Terrible start for me. In the first hour of Day One, the disfigurements, the children stricken with fever (one of the biggest killers of the nation's youth until recently was Chagas Disease. Ever hear of it? Not me. It's roots are from the infestation of insects which of course could be controlled by pesticides that costs nickels. Unimportant, it seems as always, to the wealthy nations with long-developed myopic views of pain and suffering.), the long lines of the terribly poor and needy got to me and I teared up. The Cuban taskmaster nurse I was assisting told me (in perfect English; the world speaks perfect English) to "go to your room until you stop crying and feeling sorry for yourself. The children don't need to see this." Funny how meaningful words, no matter how direct and, perhaps, harsh, can provide a quick cure.
The fiance and I didn't see each other much except on breaks. We ate lunch at different times and with different groups of aid workers. It will be a while before I again eat chicken or rice and beans, tasty the first day, and how many ways can you prepare bananas or plantains? Actually, it was plenty tasty.
On the Saturday we arrived, a scorcher like every other day, the humidity was intense and too tough to bear in our little room with the broken fan. We grabbed our mattresses, sheets and pillow and walked over to the mess hall kitchen. Air conditioned. Pitch black. Oh so cool and heavenly, especially stripped of all clothes. We touched, fumbled and kissed in the dark (those knowing and strong hands that probe tiny hearts are truly expert in carefully coaxing favorable results). . . delightfully calming after our day's journey into unknown and unexpected circumstance. Hard floors. Now me on top. And then fiance totally interrupts the flow and motion with an idea. A hare-brained one at that it seemed.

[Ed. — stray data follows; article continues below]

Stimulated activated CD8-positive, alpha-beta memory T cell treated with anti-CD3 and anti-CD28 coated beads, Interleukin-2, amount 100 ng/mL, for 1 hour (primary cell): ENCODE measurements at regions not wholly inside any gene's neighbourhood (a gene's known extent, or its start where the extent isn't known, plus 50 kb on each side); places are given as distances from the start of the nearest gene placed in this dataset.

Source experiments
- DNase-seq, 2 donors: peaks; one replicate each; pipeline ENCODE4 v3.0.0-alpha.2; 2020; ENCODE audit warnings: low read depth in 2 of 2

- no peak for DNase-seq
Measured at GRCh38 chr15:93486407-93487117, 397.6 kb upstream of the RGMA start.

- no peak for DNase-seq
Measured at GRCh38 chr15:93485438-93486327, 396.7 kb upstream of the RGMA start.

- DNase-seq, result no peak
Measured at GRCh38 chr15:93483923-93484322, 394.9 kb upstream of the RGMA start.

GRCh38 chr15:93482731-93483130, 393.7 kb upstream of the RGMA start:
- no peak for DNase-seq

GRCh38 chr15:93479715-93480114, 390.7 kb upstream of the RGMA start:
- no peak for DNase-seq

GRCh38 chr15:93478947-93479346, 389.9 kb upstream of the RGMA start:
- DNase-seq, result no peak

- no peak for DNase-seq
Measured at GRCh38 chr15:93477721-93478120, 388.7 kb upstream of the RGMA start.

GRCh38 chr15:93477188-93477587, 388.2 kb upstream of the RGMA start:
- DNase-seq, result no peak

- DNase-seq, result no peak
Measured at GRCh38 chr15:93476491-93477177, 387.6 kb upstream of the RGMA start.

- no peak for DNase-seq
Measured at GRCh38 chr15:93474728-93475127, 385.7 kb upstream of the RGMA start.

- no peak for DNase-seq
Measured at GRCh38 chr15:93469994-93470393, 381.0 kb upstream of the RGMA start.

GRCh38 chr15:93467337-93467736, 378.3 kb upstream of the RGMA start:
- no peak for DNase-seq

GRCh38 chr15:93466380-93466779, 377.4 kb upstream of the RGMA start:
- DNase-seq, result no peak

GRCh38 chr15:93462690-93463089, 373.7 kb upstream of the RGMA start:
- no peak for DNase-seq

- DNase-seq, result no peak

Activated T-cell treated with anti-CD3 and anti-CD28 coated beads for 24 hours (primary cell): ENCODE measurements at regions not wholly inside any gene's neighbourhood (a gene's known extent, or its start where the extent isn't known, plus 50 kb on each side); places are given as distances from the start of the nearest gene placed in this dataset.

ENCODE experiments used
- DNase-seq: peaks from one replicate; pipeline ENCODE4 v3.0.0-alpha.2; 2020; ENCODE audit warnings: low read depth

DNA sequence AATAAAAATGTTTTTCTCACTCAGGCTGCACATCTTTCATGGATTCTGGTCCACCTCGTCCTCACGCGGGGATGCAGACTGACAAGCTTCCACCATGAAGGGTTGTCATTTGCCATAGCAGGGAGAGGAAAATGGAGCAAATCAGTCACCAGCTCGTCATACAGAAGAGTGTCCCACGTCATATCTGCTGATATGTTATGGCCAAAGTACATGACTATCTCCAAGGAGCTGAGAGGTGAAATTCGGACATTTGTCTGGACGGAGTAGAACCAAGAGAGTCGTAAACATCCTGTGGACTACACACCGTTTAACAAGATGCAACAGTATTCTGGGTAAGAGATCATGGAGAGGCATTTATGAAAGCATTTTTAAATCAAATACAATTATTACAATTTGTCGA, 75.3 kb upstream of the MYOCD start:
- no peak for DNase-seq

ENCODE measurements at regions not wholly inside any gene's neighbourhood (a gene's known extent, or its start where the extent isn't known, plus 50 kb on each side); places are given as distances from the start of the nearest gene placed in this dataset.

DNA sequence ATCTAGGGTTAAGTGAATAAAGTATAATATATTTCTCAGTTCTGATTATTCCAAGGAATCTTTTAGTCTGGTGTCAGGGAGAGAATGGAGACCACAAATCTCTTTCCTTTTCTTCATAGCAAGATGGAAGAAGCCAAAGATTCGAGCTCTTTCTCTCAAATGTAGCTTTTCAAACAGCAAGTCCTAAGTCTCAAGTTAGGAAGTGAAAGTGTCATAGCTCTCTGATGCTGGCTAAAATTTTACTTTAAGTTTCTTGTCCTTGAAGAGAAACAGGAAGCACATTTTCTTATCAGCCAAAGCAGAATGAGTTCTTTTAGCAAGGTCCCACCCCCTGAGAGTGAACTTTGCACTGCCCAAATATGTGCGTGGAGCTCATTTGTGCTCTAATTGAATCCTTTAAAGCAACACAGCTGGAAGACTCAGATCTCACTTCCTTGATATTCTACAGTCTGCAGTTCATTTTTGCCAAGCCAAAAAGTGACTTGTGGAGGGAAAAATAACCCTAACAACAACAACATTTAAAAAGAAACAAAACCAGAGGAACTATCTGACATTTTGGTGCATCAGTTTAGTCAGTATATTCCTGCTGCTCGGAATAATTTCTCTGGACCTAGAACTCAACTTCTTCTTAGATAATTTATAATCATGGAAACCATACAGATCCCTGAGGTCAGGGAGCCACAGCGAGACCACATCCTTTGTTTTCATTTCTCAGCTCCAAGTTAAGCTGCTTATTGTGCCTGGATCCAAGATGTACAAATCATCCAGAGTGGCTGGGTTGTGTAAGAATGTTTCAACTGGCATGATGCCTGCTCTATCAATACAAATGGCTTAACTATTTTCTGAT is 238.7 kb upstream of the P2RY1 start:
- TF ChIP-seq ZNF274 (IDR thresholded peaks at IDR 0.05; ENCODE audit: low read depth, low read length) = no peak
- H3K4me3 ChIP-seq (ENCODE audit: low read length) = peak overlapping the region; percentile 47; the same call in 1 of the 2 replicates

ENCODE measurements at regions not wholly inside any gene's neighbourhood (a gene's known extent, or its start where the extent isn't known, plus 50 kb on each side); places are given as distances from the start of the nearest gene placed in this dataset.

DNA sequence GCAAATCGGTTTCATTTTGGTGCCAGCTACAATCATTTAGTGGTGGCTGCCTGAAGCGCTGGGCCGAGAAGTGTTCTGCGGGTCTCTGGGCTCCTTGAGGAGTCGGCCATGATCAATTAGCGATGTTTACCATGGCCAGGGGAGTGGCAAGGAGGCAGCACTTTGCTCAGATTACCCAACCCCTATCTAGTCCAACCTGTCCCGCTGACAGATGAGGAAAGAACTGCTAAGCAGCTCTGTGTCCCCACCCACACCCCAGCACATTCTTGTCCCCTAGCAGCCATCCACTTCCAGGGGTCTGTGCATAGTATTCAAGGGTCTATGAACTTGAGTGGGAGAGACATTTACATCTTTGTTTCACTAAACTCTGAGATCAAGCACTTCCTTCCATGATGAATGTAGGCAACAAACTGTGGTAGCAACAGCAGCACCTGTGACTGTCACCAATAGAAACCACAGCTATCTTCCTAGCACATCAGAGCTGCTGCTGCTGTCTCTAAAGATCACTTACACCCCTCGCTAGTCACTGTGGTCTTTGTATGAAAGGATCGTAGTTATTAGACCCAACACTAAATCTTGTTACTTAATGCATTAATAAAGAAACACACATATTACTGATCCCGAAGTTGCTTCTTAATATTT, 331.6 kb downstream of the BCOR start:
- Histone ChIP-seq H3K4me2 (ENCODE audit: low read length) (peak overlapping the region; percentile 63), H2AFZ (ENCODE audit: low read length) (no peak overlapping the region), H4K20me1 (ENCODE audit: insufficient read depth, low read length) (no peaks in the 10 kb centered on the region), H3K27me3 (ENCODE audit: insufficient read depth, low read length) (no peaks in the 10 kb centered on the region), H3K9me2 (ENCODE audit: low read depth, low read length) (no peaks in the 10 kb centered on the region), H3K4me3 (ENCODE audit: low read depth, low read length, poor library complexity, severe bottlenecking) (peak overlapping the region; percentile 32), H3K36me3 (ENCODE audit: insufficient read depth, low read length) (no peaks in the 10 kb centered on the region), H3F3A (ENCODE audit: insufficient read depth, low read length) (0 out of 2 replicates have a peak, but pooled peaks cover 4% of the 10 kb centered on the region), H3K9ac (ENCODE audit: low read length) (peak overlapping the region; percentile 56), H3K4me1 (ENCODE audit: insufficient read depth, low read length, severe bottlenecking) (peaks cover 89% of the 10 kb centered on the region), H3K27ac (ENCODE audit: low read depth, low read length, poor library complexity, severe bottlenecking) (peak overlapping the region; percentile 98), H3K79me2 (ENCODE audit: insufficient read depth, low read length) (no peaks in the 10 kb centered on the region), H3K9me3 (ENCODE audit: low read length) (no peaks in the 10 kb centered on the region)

He fumbled into his shaving kit . . . I kid him that's it's his "man-purse" because of all the seemingly girly toiletries . . . and pulls out two pair of ear plugs. Ear plugs! Remember, it's pitch black and the tip of my nose (and his from point blank range) is invisible to me.
"K, I think it would be exciting to make love without any sound or sight. Kinky."
"No, R, I think it's totally weird. Not sure I'd be comfy with it."
"Oh C'mon. Let's give it a try."
I relented. Plugged the ears. And carefully remounted my steed who, not surprising 'cause I know his ins and outs better than anyone, was now titanium hard at the new wrinkle to the story. Always up for an adventure that randy Mr. Prick. Blind and now deaf and somewhat narrow I worked myself slowly onto and into the saddle. You know the ones with the seven-inch thingy standing straight up? Hell, my saddle accepted the challenge and quickly oiled up for the adventure. She's a trooper and always up for a bite of mischief. A fucking bucking bronco . . . bring on that Texas mechanical bull. First time I ever came on top. And the second and third. I might of moaned spectacularly . . . I'm a screaming-mimi-banshee-in-heat sometimes, and R may have egged me on with "dirty slut" talk but . . . I didn't hear a single word.
Epilogue: I settled into the week and bathed in self-satisfaction in my very, very limited role. My fiance revealed little about his day and his scrubs were freshly changed and smelled of . . .nothing except antiseptic clean. His white sneakers ominously sported a splash of blood one night. It was the sign of repair and healing. The rural poor it seemed to me had a sense of dignity and purpose, certainly more so than I ever had that had been handed a middle class life of ease. They received their meds or bravely weathered serious operations and were bussed back to their villages and, I assume, their small fields with few complaints.